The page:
Final Fantasy, along with the original Dragon Quest, proved to be one of the most influential early console role-playing games, and played a major role in legitimizing and popularizing the genre. Graphically and musically, it was a more polished effort than many of its contemporaries. Many modern critics point out that the game is poorly paced by contemporary standards, and involves much more time wandering in search of random battle encounters to raise their experience and money levels than it does exploring and solving puzzles. However, this was a common trait for role-playing games of this era, and one that, in some respects, would remain in place until the mid-1990s.
Final Fantasy has been remade several times for several different platforms. While all of these remakes retain the same basic story and battle mechanics, various tweaks have been made in a variety of different areas, including graphics, sound, and specific gameplay elements. What follows is a brief description of certain characteristics unique to each remake.
The MSX2 computer standard was roughly analogous, in terms of technical capabilities, to the Famicom/NES, and so, as a result, the MSX2 version of Final Fantasy is probably the closest to the original Famicom version. However, while the Famicom was designed to operate exclusively as a gaming console, the MSX2 was intended to be used more generally as a personal computer. In practice, this meant that the game was subtly altered to take advantage of certain features offered by the MSX2 and not by the Famicom, and vice versa.
The 1990 North American localization of Final Fantasy was essentially identical to the original Japanese game. But technical limitations, and the censorship policies of Nintendo of America, resulted in a few minor changes to certain elements.
Many more changes were introduced for the WonderSwan Color remake of the game.
The PlayStation remake of Final Fantasy was released alongside its sequel, Final Fantasy II, in a collection titled Final Fantasy Origins (or Final Fantasy I+II Premium Collection in Japan). Both of these games were based on the WonderSwan Color remake, and most of the changes instituted in that version of the game remain in this version. However, there are a few differences:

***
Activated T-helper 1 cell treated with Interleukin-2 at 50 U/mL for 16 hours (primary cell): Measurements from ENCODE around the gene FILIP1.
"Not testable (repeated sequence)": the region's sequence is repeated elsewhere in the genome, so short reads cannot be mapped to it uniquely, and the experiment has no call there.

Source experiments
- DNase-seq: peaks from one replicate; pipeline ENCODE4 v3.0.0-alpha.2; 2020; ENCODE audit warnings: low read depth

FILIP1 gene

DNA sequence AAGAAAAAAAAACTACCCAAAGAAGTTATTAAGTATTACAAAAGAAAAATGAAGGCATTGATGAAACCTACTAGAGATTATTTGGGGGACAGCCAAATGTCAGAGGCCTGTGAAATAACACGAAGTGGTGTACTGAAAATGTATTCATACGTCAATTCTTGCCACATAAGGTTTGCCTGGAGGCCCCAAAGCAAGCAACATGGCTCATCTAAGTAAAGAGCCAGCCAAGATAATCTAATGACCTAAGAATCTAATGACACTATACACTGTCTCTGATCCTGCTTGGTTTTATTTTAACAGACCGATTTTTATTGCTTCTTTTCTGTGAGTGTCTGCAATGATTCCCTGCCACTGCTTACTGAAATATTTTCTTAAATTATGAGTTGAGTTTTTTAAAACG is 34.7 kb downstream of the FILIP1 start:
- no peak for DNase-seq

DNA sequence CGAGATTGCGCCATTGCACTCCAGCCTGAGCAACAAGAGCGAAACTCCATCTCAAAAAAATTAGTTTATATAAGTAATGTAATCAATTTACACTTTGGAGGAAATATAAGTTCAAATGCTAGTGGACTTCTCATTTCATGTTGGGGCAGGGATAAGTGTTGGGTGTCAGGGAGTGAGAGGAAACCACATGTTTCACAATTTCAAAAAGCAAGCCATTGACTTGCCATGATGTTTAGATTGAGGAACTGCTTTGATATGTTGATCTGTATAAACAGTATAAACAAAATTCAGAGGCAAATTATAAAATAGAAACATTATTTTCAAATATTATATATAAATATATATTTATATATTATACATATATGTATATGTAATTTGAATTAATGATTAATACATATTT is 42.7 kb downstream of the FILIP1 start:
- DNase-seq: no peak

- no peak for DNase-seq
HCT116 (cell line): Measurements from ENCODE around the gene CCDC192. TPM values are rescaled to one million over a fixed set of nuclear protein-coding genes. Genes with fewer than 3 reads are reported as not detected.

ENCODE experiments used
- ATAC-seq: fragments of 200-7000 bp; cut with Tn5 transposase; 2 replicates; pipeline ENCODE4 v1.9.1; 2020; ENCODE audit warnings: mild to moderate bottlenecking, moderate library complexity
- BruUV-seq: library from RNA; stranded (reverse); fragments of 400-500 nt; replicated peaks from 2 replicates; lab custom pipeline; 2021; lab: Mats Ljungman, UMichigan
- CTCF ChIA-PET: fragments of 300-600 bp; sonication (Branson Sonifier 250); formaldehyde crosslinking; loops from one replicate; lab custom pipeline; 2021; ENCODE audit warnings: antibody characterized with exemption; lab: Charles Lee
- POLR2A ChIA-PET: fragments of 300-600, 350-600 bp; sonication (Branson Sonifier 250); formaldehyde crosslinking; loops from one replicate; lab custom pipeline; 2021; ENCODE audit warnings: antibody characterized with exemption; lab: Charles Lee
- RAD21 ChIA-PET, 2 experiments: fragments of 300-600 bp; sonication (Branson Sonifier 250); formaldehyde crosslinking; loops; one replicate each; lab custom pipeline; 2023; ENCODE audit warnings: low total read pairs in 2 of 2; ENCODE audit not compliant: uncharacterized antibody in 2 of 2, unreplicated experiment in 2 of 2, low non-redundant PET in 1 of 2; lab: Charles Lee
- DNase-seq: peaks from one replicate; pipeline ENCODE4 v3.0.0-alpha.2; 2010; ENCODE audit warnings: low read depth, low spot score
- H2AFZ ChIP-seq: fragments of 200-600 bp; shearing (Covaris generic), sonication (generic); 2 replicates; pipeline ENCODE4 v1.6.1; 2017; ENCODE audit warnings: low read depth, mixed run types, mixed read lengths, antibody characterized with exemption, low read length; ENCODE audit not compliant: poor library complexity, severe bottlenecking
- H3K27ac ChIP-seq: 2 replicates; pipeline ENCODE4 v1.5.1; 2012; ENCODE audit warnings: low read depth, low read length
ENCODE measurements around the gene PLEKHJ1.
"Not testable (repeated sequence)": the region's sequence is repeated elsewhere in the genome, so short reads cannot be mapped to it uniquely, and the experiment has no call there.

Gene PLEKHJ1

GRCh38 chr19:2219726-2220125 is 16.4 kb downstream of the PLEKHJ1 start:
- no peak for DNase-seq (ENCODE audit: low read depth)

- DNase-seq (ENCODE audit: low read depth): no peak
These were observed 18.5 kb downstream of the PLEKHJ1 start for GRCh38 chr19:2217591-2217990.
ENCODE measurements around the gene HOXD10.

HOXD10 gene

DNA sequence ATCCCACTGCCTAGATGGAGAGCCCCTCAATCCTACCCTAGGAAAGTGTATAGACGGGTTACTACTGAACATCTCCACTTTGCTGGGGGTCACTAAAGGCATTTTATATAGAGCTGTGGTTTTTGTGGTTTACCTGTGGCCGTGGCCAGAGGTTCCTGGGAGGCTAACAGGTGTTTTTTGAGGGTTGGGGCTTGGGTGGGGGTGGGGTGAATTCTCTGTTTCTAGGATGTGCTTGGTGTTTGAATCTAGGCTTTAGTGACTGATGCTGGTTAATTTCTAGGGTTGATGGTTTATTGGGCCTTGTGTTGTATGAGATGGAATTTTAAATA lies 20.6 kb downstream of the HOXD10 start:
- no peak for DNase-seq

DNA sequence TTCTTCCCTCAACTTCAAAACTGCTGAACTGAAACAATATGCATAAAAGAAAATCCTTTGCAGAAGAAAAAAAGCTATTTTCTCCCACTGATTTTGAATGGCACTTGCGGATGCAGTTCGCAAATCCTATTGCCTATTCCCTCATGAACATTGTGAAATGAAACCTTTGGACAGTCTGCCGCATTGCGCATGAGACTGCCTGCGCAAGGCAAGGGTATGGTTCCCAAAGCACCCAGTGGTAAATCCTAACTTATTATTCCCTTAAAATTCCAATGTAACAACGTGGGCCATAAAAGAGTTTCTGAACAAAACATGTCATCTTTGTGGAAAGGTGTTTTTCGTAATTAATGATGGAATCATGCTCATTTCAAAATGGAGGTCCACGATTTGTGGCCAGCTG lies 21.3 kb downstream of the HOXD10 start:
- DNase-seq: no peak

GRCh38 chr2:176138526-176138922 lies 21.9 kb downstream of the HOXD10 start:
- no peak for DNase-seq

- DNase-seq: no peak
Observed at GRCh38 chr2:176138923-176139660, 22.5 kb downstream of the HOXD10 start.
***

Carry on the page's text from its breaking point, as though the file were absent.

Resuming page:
Another fairly extensive list of changes accompanies the Game Boy Advance release of Final Fantasy as part of Final Fantasy I & II: Dawn of Souls. Among them are:
In honor of the 20th Anniversary of the release of the first Final Fantasy game, Square has announced another remake, this time for the PlayStation Portable. The soundtrack is borrowed from Final Fantasy Origins. The script is nearly identical to the GBA version aside from the Labyrinth of Time. The known changes and features are:
Square-Enix has announced an upcoming version of the original and second Final Fantasies. Both games have graphics similar to the Anniversary Edition and their special Dungeons. The gameplay of the original Final Fantasy remains the same of the PSP port while Final Fantasy II Mobile add new elements to the gameplay. Not much is known yet of both games. The mobile version(s) have been confirmed on the iPhone and the iPod Touch but the release date is yet to be announced.
Final Fantasy I-II
Final Fantasy Premium Package
Final Fantasy Origins
Final Fantasy Origins
Final Fantasy I & II Advance
Final Fantasy I & II: Dawn of Souls
Final Fantasy I & II: Dawn of Souls
Final Fantasy 20th Anniversary Edition
|Warriors of Light|
|Warrior - Black Mage - Thief - Red Mage - White Mage - Monk|
|Fiends of Chaos|
|Lich - Marilith - Kraken - Tiamat|
|Arylon - Astos - Bahamut - Bikke - Chaos - Chronodia - Cid of the Lufaine - Circle of Sages - Invisible Man of Cornelia - King of Cornelia - Darryl - Prince of Elfheim - Garland - Koppe - Queen Jayne - Lukahn - Matoya - Nerrick - Sadda - Princess Sarah - Smyth - Underhill - Dr. Unne - Watts|